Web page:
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Next time I shoot an old oil tank, prior to posting I'll get 3 Notarized Affidavits and a video. Some of you guys need more fiber and sunshine.
A picture is worth 1000 words.
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Old May 27, 2019, 11:30 PM   #33
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Originally Posted by Nanuk View Post
Wrong. The truth is self evident if you are educated in the topic. I am not going to link a citation for everything I say.
You are responsible for what you post. Are you saying you're not?
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Old May 28, 2019, 01:27 AM   #34
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A cite has been provided. Even if it didn't come from the claimant, it's now available for everyone's perusal so I think we can move on.
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Old May 28, 2019, 01:34 AM   #35
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Well if I say that the sky is blue today, does that make me responsible for the floods that happen where the sky hasn't been blue? If we could just lighten up a little, we would get a more harmonious outcome. Besides, those of us that have been shooting and reloading for the 45 Colt since the 1970's or so, have had some exposure to the history of the cartridge and the gun it was intended for. And yes, It was designed to take down a horse as well as the Comanche slung low on the other side of the horse.
Do we really need to challenge one another about this?
The Civil War was over, but the West was a frontier that had tribes of hostile mounted warriors. While they had various weapons, it could be argued that their greatest weapon may in fact have been the Horse itself. One of the most common martial revolvers at the end of the Civil War was Colt's 36 caliber 1851 Navy revolver; considered today to be ballistically equivalent to the .380 ACP. More power was needed. The 44 caliber versions were somewhat better as far as power goes; certainly the Dragoon revolvers and the Walker were at the top of the power scale of that period.
But it was the dawn of metallic cartridges and it was time for an upgrade. The military had learned a lot about revolvers during the Civil War and they wanted their new Cartridge revolver to be up to the tasks at hand. Rejecting the 44 caliber, they accepted the 45 Colt. Considerably more power than needed to dispatch humans, therefore why have such burdensome of a weapon with truly heavy ammo? It was because the primary adversaries of the day were mounted warriors, and well armed ones at that. Of course, the Army was choosing a revolver with horse warfare in mind. Tanks hadn't been invented yet, so the 45 would make do nicely.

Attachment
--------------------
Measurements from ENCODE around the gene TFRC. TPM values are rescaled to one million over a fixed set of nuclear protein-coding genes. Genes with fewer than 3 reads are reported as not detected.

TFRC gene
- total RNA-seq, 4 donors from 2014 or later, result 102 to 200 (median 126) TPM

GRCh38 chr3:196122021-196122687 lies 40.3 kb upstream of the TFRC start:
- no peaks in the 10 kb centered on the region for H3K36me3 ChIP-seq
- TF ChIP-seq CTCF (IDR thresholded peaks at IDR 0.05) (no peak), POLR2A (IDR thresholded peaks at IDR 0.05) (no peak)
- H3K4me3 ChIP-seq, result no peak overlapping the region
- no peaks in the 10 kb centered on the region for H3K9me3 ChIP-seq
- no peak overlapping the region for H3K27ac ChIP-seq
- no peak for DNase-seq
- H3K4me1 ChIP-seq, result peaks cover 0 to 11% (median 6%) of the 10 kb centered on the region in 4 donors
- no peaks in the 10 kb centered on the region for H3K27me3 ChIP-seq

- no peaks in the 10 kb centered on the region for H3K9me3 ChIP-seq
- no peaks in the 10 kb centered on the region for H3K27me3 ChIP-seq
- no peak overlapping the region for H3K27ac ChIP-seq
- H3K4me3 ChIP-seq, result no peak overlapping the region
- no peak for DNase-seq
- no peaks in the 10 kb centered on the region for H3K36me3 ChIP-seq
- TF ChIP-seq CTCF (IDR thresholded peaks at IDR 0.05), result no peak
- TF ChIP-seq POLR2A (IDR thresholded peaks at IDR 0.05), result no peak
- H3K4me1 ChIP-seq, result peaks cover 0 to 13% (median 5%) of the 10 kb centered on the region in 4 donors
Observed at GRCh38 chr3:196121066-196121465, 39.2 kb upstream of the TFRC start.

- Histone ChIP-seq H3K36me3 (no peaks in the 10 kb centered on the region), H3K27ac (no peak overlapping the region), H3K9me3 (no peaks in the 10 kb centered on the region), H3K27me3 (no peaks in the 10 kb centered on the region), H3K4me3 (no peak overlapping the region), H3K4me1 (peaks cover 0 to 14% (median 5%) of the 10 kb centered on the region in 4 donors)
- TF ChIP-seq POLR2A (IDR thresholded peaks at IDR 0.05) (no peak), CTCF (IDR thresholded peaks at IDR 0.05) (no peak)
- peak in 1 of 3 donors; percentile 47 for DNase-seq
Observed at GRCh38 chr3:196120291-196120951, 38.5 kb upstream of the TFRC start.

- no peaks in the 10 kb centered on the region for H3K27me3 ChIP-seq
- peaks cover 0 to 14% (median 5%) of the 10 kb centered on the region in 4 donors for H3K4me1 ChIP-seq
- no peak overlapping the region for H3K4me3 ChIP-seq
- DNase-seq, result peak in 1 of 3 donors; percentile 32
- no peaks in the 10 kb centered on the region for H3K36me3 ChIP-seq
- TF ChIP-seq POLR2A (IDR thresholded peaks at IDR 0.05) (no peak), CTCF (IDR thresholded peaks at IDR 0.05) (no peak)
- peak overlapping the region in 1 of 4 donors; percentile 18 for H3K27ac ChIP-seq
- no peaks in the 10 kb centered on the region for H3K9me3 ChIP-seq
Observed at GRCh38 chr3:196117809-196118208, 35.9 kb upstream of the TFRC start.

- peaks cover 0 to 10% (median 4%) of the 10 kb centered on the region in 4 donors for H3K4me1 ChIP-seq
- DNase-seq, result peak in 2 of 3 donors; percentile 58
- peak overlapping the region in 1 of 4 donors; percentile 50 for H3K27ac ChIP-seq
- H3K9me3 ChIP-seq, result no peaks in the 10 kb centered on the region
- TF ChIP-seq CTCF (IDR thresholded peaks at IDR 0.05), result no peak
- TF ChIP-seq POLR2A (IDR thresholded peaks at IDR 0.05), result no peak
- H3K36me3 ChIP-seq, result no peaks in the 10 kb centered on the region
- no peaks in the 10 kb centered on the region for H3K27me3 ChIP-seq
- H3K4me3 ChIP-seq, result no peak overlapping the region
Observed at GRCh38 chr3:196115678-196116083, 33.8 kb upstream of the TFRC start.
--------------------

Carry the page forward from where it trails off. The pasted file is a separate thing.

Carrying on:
All from years of random readings and hearsay, try not to ask me for a bibliography, or to prove it....

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Old May 28, 2019, 07:05 AM   #36
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Nevermind
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Old May 28, 2019, 11:00 AM   #37
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Look all you want, everywhere you can, and there are still some things that '"everybody knows" that you will never find in official documents, specifications and the like.

I'd be amazed if you can find any official requirement or request stating the round must be capable of taking down a horse. Because it wasn't the kind of thing they wrote down in those days. You will find phrases like "adequate for military needs" and things like that, and you will find the Army's requirement that the new pistol be in .45 caliber...

what you won't find, is a requirement that says "be a .45 caliber so it will drop a horse"....

And, before we get too far down the road of thinking it was to drop the enemy's horse, or that pistols were the intended weapon of choice for stopping horses, lets consider a couple of points that 21st century man usually doesn't consider..